It’s hunting season, as activists and regulators open fire on Canada’s businesses
As AGM season arrives, much shareholder activism and regulatory intervention will be on displayTerence Corcoran | Financial Post
The corporate hunting season is officially underway, an annual ritual during which shareholder parties, armed with proxies and other weapons of democratic destruction, set out to bag executives and directors for failing to deliver. The list of potential corporate failings is all encompassing. Anything and everything is a target, from executive compensation to diversity policies to return on equity, from investment strategies to social responsibility and whether there are an adequate number of people of varying genders in key positions. The scene for these hunting expeditions is the corporate annual meeting.
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As annual general meeting season arrives, many forms of corporate shareholder activism, accompanied by increasing regulatory interventions, will be on display. Executive compensation, say on pay, gender composition of boards, majority-voting requirements, mandatory board engagement with shareholders, withholding votes for certain directors, mandated ratios of independent directors. Some of this comes from regulators, some from the proxy advisory firms whose role is increasing, apparently because institutional investors are too dumb or disinterested to undertake their own analyses and make their own decisions.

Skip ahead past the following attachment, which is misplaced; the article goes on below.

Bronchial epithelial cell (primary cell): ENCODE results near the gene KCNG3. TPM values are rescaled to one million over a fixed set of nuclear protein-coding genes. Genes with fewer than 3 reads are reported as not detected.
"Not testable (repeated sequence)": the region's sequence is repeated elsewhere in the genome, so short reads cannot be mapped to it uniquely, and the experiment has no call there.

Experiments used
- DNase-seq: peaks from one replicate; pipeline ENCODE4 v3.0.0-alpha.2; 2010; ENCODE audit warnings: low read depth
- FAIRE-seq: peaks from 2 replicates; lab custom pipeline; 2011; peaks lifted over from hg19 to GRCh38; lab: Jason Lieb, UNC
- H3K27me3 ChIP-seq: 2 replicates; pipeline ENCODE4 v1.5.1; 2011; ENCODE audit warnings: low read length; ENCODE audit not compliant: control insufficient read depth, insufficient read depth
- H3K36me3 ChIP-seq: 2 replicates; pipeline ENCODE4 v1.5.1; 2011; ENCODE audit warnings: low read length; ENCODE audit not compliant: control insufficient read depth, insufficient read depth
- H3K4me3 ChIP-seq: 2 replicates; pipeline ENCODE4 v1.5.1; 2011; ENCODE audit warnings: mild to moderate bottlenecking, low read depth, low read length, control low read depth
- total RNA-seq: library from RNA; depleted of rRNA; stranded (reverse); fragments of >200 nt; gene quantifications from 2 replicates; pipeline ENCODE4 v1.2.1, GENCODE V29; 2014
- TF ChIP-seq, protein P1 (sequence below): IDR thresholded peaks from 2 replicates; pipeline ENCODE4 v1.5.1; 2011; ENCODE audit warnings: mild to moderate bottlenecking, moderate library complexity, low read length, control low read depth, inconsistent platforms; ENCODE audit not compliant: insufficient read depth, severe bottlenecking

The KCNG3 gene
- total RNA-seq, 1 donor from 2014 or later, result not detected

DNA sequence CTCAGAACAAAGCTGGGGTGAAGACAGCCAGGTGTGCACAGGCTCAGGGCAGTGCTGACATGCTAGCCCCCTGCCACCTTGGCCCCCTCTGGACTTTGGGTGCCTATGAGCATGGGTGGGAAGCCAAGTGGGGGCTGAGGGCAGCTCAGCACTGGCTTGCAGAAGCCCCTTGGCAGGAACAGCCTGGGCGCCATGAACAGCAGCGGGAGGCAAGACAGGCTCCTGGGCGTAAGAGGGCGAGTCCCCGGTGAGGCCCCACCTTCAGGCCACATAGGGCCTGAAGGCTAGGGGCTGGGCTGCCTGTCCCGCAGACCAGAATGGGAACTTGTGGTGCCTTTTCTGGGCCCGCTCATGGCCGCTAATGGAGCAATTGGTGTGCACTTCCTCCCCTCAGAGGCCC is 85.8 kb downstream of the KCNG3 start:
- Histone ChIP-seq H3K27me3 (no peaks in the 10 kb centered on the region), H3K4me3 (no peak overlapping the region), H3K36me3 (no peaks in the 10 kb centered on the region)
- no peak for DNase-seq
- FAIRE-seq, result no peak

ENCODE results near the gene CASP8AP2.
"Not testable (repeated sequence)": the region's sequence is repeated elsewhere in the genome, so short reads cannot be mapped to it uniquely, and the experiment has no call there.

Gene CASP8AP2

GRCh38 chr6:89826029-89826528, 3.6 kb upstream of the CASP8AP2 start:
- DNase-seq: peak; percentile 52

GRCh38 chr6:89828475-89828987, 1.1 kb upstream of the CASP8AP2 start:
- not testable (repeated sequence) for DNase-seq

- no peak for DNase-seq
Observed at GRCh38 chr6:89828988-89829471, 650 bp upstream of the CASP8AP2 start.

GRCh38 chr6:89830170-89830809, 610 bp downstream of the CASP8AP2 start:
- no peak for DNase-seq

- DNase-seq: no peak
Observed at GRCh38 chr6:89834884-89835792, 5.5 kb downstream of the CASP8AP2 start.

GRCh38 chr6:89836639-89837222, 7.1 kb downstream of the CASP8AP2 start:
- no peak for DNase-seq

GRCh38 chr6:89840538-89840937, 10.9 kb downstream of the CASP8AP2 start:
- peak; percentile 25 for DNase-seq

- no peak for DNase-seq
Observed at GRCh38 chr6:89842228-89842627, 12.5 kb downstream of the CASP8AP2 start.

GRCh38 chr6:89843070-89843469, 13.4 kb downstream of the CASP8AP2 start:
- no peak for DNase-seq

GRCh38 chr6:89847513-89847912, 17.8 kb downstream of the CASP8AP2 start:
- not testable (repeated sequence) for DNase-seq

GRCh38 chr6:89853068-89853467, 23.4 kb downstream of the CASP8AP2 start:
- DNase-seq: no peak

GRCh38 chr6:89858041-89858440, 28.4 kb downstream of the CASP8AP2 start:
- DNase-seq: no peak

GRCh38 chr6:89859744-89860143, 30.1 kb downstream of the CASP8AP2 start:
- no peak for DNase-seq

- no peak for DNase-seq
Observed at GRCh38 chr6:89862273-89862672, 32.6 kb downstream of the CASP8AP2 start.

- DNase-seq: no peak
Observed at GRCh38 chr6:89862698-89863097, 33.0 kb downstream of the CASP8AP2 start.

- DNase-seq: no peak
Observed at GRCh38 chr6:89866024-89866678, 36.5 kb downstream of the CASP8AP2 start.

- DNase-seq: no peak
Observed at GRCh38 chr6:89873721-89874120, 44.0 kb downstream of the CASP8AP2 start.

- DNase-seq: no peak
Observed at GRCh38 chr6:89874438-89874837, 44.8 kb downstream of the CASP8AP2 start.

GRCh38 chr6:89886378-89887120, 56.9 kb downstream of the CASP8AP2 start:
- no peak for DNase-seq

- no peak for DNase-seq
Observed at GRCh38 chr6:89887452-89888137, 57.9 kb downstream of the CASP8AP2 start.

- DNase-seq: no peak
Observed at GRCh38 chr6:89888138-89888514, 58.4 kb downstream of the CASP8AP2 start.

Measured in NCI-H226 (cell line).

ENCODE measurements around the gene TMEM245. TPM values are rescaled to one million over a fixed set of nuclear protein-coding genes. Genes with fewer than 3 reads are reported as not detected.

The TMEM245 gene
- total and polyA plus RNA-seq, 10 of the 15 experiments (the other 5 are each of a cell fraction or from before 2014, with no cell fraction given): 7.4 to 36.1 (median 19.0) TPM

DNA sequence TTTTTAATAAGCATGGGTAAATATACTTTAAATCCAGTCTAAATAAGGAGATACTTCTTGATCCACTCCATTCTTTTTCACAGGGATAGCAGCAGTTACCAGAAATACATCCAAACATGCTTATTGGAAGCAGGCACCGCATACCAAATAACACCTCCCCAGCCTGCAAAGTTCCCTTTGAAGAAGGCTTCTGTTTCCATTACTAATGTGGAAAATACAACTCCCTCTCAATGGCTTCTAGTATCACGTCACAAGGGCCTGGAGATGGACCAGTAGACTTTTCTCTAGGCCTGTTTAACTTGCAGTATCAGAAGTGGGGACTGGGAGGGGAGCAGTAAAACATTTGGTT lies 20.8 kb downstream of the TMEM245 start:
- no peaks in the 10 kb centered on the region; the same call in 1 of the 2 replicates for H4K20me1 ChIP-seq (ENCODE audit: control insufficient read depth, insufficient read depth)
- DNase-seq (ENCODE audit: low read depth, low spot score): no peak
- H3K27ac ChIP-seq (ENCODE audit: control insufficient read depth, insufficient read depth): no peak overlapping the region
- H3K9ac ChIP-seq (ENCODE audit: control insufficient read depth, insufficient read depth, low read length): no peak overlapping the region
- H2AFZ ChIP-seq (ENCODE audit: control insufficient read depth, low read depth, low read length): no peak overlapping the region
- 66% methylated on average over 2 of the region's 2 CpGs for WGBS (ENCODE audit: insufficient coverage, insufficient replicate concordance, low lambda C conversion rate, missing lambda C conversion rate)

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Executive compensation has long been touted as a problem in need of reform, as Montreal management consultant Yvan Allaire notes elsewhere in FP Comment today. Reform is one thing. But the objective of the CEO-to-worker comparisons is to spark a little Marxist unrest within the population, promote government action to further regulate and tax corporations and executives, and stimulate shareholder revolts at annual meetings.